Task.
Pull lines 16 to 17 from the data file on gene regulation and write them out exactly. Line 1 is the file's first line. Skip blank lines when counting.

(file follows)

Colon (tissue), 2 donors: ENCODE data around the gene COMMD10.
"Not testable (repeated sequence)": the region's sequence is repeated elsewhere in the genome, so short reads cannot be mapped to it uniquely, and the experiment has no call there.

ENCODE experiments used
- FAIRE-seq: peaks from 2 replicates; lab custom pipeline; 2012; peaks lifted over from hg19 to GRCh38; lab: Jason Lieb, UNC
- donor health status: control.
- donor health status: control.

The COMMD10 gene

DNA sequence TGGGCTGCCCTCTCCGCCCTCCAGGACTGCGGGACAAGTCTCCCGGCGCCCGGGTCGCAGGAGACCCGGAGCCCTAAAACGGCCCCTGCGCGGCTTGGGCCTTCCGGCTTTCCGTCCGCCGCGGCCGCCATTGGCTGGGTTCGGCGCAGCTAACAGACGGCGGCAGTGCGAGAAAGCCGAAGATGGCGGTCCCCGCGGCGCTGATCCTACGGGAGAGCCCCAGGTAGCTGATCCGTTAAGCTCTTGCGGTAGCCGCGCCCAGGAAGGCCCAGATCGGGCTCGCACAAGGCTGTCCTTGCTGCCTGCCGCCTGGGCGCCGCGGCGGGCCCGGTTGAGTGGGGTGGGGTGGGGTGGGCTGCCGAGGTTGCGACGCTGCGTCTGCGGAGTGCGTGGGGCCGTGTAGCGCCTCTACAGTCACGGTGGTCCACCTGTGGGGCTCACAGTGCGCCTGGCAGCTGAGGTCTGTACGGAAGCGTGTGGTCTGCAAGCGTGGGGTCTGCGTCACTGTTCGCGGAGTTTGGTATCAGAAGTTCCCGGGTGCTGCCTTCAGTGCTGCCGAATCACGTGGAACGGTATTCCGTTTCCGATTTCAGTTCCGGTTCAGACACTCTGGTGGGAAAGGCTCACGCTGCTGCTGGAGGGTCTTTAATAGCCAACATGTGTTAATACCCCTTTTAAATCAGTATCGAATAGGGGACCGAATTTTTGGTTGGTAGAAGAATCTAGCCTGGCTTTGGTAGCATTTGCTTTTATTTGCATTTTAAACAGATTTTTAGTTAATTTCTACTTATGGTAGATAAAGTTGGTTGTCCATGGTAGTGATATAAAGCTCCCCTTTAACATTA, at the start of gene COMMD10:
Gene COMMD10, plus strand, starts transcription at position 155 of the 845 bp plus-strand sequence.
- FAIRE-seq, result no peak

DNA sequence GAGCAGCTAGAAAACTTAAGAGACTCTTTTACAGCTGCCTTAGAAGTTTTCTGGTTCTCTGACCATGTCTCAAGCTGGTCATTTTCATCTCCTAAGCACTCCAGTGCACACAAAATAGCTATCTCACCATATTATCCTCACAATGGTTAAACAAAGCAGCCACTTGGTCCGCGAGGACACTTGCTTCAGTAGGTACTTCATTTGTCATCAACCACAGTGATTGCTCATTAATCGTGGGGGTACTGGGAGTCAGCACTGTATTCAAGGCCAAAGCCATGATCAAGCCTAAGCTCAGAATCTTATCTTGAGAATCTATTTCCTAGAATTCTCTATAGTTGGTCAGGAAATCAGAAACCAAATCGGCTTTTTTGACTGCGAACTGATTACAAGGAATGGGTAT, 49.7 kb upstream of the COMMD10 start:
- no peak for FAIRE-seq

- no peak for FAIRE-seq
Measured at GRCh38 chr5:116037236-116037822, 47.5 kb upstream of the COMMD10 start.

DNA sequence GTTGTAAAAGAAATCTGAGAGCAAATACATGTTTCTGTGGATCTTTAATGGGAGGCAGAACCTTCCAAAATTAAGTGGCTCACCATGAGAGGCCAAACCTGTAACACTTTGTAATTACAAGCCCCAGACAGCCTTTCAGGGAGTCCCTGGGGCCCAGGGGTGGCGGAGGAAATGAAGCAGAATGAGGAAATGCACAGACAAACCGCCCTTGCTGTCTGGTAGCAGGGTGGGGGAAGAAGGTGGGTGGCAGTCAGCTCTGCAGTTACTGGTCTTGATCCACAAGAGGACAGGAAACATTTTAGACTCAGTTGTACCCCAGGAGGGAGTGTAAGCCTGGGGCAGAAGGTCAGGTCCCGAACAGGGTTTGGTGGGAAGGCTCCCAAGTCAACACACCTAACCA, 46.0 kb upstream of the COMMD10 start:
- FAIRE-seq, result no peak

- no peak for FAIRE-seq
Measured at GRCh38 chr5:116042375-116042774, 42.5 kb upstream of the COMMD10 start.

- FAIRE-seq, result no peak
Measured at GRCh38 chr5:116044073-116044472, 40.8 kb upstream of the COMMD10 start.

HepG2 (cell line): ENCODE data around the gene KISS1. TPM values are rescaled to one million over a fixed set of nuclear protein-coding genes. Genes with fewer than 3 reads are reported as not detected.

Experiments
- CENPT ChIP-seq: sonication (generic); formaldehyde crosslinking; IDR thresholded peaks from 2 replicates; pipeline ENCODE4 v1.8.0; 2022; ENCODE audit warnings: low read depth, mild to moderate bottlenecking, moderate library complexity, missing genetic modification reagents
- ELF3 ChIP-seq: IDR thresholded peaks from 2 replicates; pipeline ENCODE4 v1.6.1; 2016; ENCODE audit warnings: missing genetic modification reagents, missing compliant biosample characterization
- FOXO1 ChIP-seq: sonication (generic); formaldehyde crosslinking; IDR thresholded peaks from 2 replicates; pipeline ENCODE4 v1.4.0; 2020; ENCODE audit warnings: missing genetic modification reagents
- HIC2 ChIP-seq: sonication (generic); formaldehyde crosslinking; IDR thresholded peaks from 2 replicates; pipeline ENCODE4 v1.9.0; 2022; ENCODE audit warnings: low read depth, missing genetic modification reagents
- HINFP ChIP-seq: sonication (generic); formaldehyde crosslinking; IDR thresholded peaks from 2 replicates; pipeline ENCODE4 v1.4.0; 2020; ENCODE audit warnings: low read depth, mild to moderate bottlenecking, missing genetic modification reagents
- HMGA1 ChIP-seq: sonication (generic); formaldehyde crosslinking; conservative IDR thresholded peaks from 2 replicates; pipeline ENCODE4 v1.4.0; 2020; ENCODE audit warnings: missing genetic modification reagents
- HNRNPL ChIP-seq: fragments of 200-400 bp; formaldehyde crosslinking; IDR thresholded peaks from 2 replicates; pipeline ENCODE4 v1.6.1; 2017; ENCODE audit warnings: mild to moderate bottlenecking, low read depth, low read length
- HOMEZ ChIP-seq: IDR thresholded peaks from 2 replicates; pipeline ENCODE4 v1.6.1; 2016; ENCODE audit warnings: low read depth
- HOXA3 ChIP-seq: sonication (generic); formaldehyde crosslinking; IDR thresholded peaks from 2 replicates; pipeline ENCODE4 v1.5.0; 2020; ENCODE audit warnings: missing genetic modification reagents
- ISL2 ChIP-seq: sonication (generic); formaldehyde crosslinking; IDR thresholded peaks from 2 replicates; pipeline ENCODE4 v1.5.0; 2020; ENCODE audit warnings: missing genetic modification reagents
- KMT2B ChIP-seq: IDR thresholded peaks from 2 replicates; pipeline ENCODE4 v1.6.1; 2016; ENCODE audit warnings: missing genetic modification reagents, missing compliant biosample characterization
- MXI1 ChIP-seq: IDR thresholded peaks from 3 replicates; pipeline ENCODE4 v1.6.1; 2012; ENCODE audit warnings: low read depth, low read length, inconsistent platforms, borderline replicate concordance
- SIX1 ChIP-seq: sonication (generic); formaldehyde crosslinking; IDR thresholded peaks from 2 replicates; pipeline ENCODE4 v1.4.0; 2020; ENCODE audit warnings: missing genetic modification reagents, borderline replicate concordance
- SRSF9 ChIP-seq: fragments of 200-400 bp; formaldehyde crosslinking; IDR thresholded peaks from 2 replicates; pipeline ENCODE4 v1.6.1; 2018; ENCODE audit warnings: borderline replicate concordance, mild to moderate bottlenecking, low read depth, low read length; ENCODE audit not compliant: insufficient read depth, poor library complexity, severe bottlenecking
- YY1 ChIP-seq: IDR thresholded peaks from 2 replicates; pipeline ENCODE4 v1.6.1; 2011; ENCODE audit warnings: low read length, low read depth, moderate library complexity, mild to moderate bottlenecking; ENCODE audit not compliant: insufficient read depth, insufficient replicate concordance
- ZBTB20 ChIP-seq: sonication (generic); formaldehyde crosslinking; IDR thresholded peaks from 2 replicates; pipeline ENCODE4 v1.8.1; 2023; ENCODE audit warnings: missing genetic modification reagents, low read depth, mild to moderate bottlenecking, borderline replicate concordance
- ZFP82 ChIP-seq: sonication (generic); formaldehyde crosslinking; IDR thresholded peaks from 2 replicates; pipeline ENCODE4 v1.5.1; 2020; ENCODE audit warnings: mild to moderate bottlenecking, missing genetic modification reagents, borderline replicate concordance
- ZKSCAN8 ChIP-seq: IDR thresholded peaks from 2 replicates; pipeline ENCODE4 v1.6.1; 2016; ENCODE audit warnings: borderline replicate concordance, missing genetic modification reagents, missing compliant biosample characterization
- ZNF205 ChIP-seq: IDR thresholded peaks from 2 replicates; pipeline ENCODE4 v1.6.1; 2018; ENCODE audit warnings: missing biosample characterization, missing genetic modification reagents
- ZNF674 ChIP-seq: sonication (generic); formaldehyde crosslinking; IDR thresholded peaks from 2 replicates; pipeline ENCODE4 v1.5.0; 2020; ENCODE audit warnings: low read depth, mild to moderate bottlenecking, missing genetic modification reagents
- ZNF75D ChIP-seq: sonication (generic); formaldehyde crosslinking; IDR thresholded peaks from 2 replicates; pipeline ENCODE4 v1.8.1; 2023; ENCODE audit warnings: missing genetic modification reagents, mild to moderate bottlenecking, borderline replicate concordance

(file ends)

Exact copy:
- FAIRE-seq, result no peak

- no peak for FAIRE-seq